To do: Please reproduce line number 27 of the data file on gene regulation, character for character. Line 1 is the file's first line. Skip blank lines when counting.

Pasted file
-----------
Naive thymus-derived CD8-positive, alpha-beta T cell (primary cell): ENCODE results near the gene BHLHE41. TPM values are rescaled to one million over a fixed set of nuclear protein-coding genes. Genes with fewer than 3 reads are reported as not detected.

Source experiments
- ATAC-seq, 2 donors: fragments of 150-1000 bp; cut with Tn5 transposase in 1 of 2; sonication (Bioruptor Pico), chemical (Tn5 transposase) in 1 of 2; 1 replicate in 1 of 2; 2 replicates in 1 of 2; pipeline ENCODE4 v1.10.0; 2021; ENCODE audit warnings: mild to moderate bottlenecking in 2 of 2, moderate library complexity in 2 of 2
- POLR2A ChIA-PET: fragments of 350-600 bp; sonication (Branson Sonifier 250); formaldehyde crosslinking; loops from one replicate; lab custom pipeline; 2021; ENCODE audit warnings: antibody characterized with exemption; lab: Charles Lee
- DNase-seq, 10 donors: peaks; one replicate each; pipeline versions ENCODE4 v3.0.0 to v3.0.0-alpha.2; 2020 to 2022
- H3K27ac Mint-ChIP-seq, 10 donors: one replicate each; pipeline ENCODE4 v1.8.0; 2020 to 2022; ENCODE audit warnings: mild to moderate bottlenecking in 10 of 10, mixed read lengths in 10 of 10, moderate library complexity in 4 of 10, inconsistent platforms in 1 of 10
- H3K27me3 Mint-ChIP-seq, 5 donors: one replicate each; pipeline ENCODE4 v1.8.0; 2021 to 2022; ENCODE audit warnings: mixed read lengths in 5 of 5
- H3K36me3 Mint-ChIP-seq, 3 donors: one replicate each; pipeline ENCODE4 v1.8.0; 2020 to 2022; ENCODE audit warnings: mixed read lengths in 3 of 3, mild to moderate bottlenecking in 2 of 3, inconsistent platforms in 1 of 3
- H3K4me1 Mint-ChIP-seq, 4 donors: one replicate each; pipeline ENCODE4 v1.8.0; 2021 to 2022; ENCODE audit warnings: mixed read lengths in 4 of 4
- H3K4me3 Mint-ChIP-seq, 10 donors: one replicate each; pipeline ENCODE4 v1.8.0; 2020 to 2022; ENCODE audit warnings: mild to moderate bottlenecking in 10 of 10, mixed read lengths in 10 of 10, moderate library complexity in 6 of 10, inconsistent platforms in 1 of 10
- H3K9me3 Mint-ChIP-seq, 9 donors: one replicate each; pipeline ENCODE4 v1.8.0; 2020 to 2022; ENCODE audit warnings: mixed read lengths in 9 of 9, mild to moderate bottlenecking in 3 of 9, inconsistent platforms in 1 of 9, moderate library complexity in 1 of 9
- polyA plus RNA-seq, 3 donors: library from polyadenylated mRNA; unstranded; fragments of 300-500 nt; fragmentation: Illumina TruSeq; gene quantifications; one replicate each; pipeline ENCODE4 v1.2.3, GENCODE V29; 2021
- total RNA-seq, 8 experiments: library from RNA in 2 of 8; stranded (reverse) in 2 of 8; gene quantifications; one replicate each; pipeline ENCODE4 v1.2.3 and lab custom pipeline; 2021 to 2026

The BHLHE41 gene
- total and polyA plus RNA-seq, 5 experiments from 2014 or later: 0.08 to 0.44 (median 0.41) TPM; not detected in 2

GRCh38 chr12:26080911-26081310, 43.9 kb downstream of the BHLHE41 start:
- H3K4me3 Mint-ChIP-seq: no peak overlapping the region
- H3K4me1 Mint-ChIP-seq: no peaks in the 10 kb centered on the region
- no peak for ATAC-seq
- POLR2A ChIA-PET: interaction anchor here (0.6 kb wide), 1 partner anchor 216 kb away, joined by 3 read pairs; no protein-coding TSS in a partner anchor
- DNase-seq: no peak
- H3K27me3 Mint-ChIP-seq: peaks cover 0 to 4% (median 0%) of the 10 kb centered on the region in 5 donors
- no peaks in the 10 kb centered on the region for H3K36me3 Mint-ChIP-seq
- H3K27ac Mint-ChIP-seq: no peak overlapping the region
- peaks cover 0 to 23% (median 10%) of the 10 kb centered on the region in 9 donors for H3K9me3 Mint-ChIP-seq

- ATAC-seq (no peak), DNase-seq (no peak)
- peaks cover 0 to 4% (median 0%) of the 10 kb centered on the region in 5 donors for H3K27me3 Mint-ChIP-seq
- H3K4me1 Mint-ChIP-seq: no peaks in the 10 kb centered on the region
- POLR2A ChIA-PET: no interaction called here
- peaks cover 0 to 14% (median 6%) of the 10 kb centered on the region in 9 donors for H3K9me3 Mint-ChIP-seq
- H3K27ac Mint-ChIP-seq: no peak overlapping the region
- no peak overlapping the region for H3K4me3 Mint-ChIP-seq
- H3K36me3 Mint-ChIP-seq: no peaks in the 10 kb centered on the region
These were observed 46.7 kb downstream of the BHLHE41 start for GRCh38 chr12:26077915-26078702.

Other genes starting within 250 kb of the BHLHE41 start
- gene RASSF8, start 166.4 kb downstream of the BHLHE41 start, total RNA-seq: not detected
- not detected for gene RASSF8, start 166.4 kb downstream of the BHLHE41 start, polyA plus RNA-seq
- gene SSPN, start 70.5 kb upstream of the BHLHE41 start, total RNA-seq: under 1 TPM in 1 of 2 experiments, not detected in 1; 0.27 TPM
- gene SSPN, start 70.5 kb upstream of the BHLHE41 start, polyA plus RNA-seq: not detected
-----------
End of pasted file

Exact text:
- peaks cover 0 to 4% (median 0%) of the 10 kb centered on the region in 5 donors for H3K27me3 Mint-ChIP-seq